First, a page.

Feeling inspired to join in on the handmade spirit? Get hands on with some of the Fair’s festive DIY workshops! Textile artist Amy Ilic will offer weaving workshops both Saturday and Sunday for £10, which includes all supplies and materials. Seatting is limited, so RSVP before it’s too late! Prickle Press will also assist shoppers in creating personalized letterpress cards at £5 each.

For more holiday fun, portrait artist Emma Block will be on hand Sunday to create her live illustration watercolours, in which she will paint unique portraits of guests in just five minutes — a lovely gift for family or friends.

Attendees looking to boost their shopping stamina with some sweet treats should search out My Little Cake Tin, who will provide a selection of bakes and cakes at a beautiful dessert table. Offerings will include friands, brownies, tartlets, cakes, cookies, and more.

Oh Comely will be present with a Christmas subscription offer, back issues, and exclusive merchandise from their shop, including pieces designed by Owen Gent, Marie Gardeski and Kaye Blegvad. You won’t want to miss out on their photo booth operated by lifestyle editor and photographer Liz Seabrook, who will be creating Oh Comely “Cover Girls.” It’s the perfect gift and perfect way to commemorate your visit with RCF!

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Getting There: The Fair will be indoors at the Old Truman Brewery, located in East London at 81 Brick Lane. Pets are not permitted at the venue. Route directions to the venue can be found here. Visitors are encouraged to walk, bike, or take public transportation to the Fair; the brewery is easily accessible via tube, rail, and bus.

Uber is sponsoring rides for Renegade’s Holiday Fairs. New users can get up to £15 off their first Uber ride using the code RCFLONDON. To sign up, download the app or head touber.com/go/RCFLONDON.

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Want to spread the word? Join our Facebook event and invite your friends. Grab our e-flyer and pass it around. Add #RenegadeCraftFair and #RenegadeLondon to your RCF-related Instagram pictures and tweets! We love seeing what our followers and makers are up to!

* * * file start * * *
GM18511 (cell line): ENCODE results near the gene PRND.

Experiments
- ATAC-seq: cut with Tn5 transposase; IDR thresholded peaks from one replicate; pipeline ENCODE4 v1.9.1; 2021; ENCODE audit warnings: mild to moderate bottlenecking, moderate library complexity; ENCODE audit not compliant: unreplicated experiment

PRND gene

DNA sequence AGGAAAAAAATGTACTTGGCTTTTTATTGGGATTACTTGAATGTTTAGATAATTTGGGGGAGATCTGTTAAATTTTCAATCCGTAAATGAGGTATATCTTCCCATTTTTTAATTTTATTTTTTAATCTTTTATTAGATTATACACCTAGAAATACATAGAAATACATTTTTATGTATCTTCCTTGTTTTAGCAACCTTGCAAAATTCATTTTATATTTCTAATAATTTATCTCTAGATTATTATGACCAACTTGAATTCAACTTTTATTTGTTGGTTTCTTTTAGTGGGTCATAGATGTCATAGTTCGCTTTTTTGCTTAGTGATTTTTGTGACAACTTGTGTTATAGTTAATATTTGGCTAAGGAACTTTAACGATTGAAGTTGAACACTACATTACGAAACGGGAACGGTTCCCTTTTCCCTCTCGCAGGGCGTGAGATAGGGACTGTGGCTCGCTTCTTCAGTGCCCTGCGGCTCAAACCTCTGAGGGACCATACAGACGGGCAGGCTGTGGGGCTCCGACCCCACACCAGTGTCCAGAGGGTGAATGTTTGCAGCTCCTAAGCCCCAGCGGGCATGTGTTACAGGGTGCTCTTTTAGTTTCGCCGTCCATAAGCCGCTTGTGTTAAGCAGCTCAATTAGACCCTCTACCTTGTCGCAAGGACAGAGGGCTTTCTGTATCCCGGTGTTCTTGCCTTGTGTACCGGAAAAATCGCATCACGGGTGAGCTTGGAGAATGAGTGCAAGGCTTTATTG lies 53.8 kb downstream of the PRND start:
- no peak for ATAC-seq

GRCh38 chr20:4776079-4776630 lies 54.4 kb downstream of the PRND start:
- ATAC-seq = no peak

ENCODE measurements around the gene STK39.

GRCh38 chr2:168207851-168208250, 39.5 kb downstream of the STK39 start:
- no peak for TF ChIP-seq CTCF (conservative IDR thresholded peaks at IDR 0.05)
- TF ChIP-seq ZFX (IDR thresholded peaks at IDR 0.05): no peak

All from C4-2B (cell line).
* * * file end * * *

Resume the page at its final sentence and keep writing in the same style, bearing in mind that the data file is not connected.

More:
For more information about this event, please visit the Renegade Craft Fair website, check out our upcoming Maker Spotlights, or browse the Makers on Pinterest.

 

Big Thanks to Our London Sponsors:

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Maker Spotlight: Mind the Cork

MInd the Cork - cork composite objects

We’ve got a sweet little Maker Spotlight today featuring the beautiful design wares of Mind the Cork. Mind the Cork was founded in 2013 by designer Jenny Espirito Santo, who’s inspired by the natural value of materials and the sense of history and heritage they embody. These pieces elevate the humble cork into one of a kind statement pieces for your home, and we can’t wait to make our living spaces look awesome! The London Holiday Fair is going to be a beaut, folks!

Where did your business name come from? Is there an interesting history behind?

My business name has a few influences. Anyone who lives or has been to London (or heard of!) will recognise the term “mind the gap”. When I was growing up, I often heard adults saying, “oh, mind the cork” when serving wine at the dinner table.

My aim was to make people consider cork as a high end sustainable material that is great to use in design and as a leather alternative too; so the idea behind it was to “mind”, to “consider”, to “be aware” of something. I liked that play on words and meaning.

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When/Why did you start working in this particular craft/field?

My background is interior design and while I really enjoyed it, I had this feeling at the back of my mind that I wanted to work in a very specialised field and I wanted it to be sustainable and meaningful to me.

Working with cork is important to me because of my Portuguese heritage and because it’s so incredibly eco-friendly. I think is a product that looks to the future; the natural resources we have available and how we use them creatively.

Have you sacrificed anything to create your business? If so, what was it, and do you have any regrets?

Long and random backpacking trips around the world! Traveling is one of my great passions and something I was able to do fairly regularly when I was an employee. Ever the optimist, I thought that by being my own boss I would have more flexibility and control over when and long I could travel for. How naive! My business takes up every minute of my every day but I have no regrets at all, when I can look back at the milestones I achieved so far, and all the future things I have planned.

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What are your plans for the future of Mind the Cork?

I am very happy to see cork being increasingly used and featured in design. My goal is to expand my range of homeware and lifestyle products and exhibit in different countries around the world.

I also love doing collaboration projects, so really looking forward to a few things that may be happening in the near future!